About halfway between Valladolid and Mérida is the "Yellow City" of Izamal. The town gets its nickname from the yellowish-brown color of almost every building in the town center. We had a refreshing lunch on the outskirts of town and then drove into the center. The Zócalo was surrounded by buildings of different shades of yellow and gold including the Convent of San Antonio. There were a few food carts in the square and we got a dessert of marquesitas, crunchy crepes with caramel filling. Afterwards we walked up the hill to the convent and admired its colonial facade which looked from the front like it had been cut out of clay with an Exacto knife. Once back on the road we set a course for Mérida, the largest and most cosmopolitan city in the Yucatán Peninsula. It was New Year's Eve and we were ready to party.

Posted by zzlangerhans 12:14 Archived in Mexico Tagged valladolid chichen_itza izamal Comments (0)

Yucatán Adventure: Cancún and Tulum

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I've always appreciated our southern neighbor Mexico and I was thrilled to introduce Mei Ling to that intricate and diverse country before Cleo was born in 2012. As I expected she fell in love with the markets, the cuisine, and the creativity of Mexico and we've been back twice since then with many future trips planned. Our most recent visit was a ten day tour of the Yucatán Peninsula at the end of 2017. I'd been holding off on the trip mainly because it looked so easy logistically and I wanted to get more challenging journeys done first. I planned an itinerary for Buenos Aires and Uruguay instead which looked great until I checked the flights which were outrageously priced around the holidays. After that I didn't have a lot of time and energy left so we went with the Yucatán backup plan. The itinerary came together fairly straightforwardly, given the amount of time we had and the placement of the major cities and sights on the peninsula. I had never thought of going to Cancún but once I researched the city I realized that there was enough there to keep us entertained for a couple of days. It was also a convenient airport to fly into and rent a car.

As it turned out, the trip almost didn't happen. As I was going over my travel checklist the night before the trip I heard Mei Ling cry out "Oh no!" in a desolate voice. I jumped up thinking something had happened to one of the kids but fortunately it was just that Mei Ling had discovered that Cleo's passport was expiring the next day, the day of our flight. We had completely forgotten about renewing it. We huddled together and decided that there was no time to do anything but go to the airport as planned and try to get on our flight. Once we arrived in Mexico we could visit a consulate and get some kind of emergency renewal or exemption.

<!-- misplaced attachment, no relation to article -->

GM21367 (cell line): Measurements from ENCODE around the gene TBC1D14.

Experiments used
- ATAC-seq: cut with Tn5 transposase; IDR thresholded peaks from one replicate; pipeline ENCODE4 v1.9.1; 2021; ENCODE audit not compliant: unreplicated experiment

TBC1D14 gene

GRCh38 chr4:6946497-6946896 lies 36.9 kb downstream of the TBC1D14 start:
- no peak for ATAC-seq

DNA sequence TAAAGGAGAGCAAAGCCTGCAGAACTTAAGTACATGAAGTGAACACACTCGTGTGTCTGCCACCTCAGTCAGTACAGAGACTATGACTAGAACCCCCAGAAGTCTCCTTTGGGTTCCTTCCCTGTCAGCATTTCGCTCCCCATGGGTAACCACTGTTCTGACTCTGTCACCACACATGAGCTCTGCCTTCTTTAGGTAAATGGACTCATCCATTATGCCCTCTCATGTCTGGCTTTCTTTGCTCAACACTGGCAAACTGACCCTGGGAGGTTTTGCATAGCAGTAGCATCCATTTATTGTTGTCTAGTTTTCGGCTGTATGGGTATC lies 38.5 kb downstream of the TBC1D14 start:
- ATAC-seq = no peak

At the airport we tried checking in using the machine and sure enough we were denied. We played it cool once we got to the check-in desk and handed our passports to the agent. I avoided looking at her and started loading our bags onto the scale. The agent did a double take when she looked at Cleo's passport and pointed out the expiration date. We told her we were planning to get the passport extended once we got to Mexico. She seemed very skeptical but called over a supervisor. The supervisor listened to the agent for a minute, looked at Cleo's passport, and literally broke out laughing and shaking her head. My heart sank. That's when Mei Ling went into action. I don't really understand this ability she has but the only thing I can equate it to is when Obi-Wan Kenobi tells the stormtroopers "These are not the droids you're looking for" in Star Wars. Usually she brings it out when she's bargaining for something, like when she got a jeweler to knock eight thousand dollars off the price of her engagement ring. I saw her close in on the supervisor and I had to walk away from the desk and pretend I was horsing around with the kids. When I finally got the nerve to circle back the supervisor was shrugging and saying something along the lines of "Fine, but don't blame us if they turn you back at immigration in Mexico". We had somehow gotten by.

I took the supervisor's warning pretty seriously. When our turn came to go up to the passport official in Cancún, I had coached Cleo to be as bouncy and cheerful as possible. She can be very cute when she wants to be. I also put on my best demeanor and greeted the official as verbosely as I knew how in my limited Spanish, and Cleo handed him a drawing she had colored on the plane. He was obviously taken aback by the most amiable American tourists he was likely to encounter that day and barely glanced at our passports before waving us through.